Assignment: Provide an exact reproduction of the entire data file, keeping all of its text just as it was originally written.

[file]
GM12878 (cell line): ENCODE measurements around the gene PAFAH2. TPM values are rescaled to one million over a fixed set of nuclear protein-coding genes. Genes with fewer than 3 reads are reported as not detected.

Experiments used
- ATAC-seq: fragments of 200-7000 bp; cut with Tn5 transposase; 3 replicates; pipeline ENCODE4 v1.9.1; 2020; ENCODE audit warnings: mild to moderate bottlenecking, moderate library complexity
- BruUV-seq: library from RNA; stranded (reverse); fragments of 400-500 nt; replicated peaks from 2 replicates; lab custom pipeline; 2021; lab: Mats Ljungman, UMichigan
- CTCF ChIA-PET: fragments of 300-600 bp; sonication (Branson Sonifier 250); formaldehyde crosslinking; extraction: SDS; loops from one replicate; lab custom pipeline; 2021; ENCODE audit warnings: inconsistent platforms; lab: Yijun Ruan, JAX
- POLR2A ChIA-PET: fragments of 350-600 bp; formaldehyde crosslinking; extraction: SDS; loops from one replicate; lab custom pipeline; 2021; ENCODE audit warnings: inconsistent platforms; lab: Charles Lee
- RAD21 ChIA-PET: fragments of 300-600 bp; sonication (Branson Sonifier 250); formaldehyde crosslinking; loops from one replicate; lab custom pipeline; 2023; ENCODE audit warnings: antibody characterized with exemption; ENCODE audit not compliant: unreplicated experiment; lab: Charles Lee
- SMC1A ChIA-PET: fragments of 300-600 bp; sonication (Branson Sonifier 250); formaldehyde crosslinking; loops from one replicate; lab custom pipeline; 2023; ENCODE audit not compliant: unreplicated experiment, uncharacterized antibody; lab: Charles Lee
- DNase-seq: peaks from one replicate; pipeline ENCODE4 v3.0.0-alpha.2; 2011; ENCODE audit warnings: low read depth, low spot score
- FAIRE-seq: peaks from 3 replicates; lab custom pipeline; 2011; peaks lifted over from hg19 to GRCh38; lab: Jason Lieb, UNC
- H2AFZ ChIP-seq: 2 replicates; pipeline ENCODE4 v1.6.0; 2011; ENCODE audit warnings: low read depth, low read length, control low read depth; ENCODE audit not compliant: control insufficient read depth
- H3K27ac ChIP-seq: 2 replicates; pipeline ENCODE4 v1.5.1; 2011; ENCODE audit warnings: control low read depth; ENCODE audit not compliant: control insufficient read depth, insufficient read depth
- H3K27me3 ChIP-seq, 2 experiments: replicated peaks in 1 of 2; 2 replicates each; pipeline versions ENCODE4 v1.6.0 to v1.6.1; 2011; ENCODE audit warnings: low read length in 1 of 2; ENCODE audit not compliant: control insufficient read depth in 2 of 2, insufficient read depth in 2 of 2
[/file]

GM12878 (cell line): ENCODE measurements around the gene PAFAH2. TPM values are rescaled to one million over a fixed set of nuclear protein-coding genes. Genes with fewer than 3 reads are reported as not detected.

Experiments used
- ATAC-seq: fragments of 200-7000 bp; cut with Tn5 transposase; 3 replicates; pipeline ENCODE4 v1.9.1; 2020; ENCODE audit warnings: mild to moderate bottlenecking, moderate library complexity
- BruUV-seq: library from RNA; stranded (reverse); fragments of 400-500 nt; replicated peaks from 2 replicates; lab custom pipeline; 2021; lab: Mats Ljungman, UMichigan
- CTCF ChIA-PET: fragments of 300-600 bp; sonication (Branson Sonifier 250); formaldehyde crosslinking; extraction: SDS; loops from one replicate; lab custom pipeline; 2021; ENCODE audit warnings: inconsistent platforms; lab: Yijun Ruan, JAX
- POLR2A ChIA-PET: fragments of 350-600 bp; formaldehyde crosslinking; extraction: SDS; loops from one replicate; lab custom pipeline; 2021; ENCODE audit warnings: inconsistent platforms; lab: Charles Lee
- RAD21 ChIA-PET: fragments of 300-600 bp; sonication (Branson Sonifier 250); formaldehyde crosslinking; loops from one replicate; lab custom pipeline; 2023; ENCODE audit warnings: antibody characterized with exemption; ENCODE audit not compliant: unreplicated experiment; lab: Charles Lee
- SMC1A ChIA-PET: fragments of 300-600 bp; sonication (Branson Sonifier 250); formaldehyde crosslinking; loops from one replicate; lab custom pipeline; 2023; ENCODE audit not compliant: unreplicated experiment, uncharacterized antibody; lab: Charles Lee
- DNase-seq: peaks from one replicate; pipeline ENCODE4 v3.0.0-alpha.2; 2011; ENCODE audit warnings: low read depth, low spot score
- FAIRE-seq: peaks from 3 replicates; lab custom pipeline; 2011; peaks lifted over from hg19 to GRCh38; lab: Jason Lieb, UNC
- H2AFZ ChIP-seq: 2 replicates; pipeline ENCODE4 v1.6.0; 2011; ENCODE audit warnings: low read depth, low read length, control low read depth; ENCODE audit not compliant: control insufficient read depth
- H3K27ac ChIP-seq: 2 replicates; pipeline ENCODE4 v1.5.1; 2011; ENCODE audit warnings: control low read depth; ENCODE audit not compliant: control insufficient read depth, insufficient read depth
- H3K27me3 ChIP-seq, 2 experiments: replicated peaks in 1 of 2; 2 replicates each; pipeline versions ENCODE4 v1.6.0 to v1.6.1; 2011; ENCODE audit warnings: low read length in 1 of 2; ENCODE audit not compliant: control insufficient read depth in 2 of 2, insufficient read depth in 2 of 2